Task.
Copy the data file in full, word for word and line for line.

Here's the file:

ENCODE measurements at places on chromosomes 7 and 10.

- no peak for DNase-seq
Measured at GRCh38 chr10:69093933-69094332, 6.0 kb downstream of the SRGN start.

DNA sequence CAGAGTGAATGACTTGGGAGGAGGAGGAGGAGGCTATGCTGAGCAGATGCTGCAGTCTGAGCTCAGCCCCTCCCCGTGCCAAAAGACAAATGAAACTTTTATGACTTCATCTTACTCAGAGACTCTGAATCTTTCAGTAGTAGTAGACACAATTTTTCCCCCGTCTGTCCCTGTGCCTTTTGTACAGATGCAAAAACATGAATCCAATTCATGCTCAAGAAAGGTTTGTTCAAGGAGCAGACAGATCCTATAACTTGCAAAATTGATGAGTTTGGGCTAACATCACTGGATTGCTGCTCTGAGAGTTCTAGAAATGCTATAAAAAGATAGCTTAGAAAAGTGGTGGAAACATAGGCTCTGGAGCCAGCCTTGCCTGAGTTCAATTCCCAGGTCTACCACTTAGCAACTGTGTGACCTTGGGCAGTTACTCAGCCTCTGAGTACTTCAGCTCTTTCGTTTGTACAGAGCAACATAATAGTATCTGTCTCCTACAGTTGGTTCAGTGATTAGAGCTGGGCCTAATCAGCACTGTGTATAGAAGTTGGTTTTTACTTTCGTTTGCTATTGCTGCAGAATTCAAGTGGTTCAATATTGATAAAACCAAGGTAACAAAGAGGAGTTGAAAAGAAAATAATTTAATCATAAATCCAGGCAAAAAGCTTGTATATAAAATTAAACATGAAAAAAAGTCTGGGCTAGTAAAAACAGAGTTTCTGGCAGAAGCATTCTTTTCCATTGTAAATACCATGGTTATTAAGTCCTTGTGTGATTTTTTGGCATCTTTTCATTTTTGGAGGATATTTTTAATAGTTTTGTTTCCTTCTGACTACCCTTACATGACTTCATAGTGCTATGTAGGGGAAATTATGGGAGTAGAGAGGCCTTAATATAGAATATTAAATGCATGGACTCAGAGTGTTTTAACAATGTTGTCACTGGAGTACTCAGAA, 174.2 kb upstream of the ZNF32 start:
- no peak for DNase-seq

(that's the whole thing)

ENCODE measurements at places on chromosomes 7 and 10.

- no peak for DNase-seq
Measured at GRCh38 chr10:69093933-69094332, 6.0 kb downstream of the SRGN start.

DNA sequence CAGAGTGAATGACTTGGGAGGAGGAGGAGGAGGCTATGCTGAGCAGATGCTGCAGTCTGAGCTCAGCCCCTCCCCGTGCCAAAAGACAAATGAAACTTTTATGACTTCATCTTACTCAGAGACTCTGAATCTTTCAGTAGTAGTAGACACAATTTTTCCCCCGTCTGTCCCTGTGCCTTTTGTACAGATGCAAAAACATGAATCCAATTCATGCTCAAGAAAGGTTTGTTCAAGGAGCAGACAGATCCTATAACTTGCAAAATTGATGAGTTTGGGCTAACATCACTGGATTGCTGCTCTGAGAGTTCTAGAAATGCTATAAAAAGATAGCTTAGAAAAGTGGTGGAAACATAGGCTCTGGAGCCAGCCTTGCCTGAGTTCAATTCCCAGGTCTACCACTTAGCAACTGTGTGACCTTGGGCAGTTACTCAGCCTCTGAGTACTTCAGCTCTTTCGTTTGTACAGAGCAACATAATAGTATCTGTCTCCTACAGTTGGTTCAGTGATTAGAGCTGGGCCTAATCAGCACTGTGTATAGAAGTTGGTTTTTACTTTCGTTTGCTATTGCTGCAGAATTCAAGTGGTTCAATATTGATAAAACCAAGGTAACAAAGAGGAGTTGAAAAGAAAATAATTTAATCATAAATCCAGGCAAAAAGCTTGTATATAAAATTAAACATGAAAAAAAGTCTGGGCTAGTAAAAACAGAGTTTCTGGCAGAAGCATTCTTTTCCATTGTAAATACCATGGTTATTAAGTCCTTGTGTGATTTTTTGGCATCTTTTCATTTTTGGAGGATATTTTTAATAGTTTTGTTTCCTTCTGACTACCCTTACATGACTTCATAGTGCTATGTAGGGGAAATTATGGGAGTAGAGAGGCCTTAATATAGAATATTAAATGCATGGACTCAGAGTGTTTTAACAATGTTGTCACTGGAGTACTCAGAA, 174.2 kb upstream of the ZNF32 start:
- no peak for DNase-seq